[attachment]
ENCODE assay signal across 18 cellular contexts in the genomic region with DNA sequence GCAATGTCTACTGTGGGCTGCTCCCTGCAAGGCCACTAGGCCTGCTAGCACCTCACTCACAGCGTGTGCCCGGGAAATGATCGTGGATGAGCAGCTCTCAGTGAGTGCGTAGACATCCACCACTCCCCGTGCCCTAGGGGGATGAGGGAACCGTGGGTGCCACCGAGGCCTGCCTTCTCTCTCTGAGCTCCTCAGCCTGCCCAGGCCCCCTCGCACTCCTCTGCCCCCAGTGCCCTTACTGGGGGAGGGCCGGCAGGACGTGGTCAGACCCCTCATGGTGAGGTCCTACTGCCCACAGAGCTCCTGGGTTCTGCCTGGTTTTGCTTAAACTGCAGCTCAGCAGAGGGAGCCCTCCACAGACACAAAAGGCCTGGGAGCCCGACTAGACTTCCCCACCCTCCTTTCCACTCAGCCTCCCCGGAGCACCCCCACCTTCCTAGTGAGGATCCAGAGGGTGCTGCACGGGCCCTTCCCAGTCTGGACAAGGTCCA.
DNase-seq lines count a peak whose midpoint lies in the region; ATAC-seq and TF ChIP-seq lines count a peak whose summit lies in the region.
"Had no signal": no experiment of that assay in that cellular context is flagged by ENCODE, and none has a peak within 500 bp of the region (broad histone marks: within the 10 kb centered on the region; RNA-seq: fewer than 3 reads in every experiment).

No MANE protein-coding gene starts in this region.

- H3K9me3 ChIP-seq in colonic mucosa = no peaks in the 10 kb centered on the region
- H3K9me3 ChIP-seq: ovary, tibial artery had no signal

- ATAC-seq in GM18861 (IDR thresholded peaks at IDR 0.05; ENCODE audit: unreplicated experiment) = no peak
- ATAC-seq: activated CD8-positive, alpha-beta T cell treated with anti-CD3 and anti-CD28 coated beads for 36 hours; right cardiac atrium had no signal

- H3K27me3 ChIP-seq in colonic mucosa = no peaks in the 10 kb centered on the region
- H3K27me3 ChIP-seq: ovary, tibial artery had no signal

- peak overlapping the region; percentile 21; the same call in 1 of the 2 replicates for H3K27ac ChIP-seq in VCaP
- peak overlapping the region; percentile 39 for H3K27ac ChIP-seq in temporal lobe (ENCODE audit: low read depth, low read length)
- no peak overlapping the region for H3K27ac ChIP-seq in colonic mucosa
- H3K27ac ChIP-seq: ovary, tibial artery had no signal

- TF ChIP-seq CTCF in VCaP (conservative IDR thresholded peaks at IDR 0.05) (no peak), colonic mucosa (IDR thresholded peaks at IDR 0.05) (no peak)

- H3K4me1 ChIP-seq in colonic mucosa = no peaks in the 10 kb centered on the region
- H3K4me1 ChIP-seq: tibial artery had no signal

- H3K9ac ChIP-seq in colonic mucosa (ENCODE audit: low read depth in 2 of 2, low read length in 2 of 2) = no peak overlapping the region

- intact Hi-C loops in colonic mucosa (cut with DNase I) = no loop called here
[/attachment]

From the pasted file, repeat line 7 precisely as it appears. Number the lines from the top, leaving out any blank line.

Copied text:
- ATAC-seq in GM18861 (IDR thresholded peaks at IDR 0.05; ENCODE audit: unreplicated experiment) = no peak